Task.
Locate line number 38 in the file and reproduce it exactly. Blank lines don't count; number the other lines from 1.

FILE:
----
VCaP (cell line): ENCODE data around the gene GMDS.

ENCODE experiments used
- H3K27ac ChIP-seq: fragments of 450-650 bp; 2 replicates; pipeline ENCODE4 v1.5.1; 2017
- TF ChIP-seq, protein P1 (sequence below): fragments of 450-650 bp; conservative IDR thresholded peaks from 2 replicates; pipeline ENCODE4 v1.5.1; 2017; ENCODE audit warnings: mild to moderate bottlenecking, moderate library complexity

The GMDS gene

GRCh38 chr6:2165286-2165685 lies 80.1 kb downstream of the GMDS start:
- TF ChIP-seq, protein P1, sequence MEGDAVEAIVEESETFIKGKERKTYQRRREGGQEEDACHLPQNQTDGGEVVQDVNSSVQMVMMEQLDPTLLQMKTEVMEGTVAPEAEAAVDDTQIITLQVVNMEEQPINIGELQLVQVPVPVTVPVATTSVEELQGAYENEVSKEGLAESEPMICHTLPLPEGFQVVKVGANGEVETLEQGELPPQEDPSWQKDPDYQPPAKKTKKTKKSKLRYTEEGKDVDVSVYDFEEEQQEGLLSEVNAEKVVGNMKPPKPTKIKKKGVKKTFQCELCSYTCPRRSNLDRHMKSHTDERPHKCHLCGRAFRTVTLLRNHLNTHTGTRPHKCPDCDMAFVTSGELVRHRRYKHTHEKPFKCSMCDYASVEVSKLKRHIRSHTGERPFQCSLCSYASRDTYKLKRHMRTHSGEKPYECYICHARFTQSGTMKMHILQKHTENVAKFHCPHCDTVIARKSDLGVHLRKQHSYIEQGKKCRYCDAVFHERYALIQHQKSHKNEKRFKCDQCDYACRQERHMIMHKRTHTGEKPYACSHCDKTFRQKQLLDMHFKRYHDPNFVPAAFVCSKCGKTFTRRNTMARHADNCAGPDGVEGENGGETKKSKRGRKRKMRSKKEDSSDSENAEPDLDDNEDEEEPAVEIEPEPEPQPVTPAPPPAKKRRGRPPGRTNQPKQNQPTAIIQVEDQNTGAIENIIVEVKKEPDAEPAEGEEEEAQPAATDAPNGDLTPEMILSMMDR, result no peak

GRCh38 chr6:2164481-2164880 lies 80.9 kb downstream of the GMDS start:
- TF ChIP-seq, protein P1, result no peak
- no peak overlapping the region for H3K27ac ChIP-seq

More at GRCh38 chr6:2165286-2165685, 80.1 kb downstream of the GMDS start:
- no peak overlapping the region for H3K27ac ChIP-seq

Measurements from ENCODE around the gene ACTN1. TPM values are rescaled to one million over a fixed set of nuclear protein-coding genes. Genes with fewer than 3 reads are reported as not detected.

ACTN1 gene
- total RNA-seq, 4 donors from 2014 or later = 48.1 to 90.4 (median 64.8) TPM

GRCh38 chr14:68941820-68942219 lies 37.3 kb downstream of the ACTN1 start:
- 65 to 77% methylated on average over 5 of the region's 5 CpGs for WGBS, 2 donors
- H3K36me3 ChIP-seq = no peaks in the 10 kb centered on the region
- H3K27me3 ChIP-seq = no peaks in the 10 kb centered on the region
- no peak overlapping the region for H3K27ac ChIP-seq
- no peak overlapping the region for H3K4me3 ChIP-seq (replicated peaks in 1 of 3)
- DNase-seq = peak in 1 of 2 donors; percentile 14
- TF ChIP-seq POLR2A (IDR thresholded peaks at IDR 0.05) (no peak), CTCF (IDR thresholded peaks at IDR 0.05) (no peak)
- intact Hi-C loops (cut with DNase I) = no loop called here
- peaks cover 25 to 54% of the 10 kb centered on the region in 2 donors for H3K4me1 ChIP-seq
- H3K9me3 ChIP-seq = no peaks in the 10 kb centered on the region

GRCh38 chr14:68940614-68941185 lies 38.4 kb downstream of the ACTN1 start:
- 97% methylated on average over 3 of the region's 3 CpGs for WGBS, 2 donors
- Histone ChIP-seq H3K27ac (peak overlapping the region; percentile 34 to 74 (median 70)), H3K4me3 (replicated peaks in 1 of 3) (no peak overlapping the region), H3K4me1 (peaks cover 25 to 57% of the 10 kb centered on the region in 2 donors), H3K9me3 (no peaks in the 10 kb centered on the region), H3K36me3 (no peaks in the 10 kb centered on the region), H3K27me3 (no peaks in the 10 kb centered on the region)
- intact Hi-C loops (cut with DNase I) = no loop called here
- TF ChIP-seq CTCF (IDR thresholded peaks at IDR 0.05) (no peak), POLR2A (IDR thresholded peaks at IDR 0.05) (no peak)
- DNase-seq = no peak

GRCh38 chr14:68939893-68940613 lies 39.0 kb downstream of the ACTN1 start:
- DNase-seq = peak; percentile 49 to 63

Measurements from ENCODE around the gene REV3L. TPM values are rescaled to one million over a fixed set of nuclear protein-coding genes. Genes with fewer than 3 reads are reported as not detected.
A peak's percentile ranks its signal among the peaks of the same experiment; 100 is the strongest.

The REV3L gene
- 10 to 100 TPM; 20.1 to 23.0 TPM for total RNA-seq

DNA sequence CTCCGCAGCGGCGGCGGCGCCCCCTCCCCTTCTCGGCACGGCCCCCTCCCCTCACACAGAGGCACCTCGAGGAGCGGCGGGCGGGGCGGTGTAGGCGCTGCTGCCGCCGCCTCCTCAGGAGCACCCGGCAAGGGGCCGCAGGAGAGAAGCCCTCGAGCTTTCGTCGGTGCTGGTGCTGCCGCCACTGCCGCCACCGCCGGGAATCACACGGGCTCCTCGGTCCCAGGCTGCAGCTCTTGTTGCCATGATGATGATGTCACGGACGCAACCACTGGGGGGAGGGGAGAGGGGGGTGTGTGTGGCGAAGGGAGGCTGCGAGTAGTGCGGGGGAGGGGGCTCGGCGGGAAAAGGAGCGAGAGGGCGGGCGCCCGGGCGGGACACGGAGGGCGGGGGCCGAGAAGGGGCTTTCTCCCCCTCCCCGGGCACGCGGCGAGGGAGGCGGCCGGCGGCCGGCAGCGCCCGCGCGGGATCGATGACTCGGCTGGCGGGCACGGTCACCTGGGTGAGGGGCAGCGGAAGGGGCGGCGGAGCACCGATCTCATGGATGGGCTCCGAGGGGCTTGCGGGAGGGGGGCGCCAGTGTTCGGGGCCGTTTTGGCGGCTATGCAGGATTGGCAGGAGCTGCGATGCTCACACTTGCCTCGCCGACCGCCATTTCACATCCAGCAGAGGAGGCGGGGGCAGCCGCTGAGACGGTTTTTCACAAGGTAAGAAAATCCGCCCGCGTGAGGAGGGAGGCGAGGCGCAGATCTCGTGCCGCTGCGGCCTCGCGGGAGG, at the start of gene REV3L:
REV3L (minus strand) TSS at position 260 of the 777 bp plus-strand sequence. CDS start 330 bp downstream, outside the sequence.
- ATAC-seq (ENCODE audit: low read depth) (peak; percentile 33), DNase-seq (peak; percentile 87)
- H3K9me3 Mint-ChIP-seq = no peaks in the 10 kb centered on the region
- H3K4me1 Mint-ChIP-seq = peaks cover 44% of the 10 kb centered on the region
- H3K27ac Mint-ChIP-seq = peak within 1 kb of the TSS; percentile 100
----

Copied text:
- 10 to 100 TPM; 20.1 to 23.0 TPM for total RNA-seq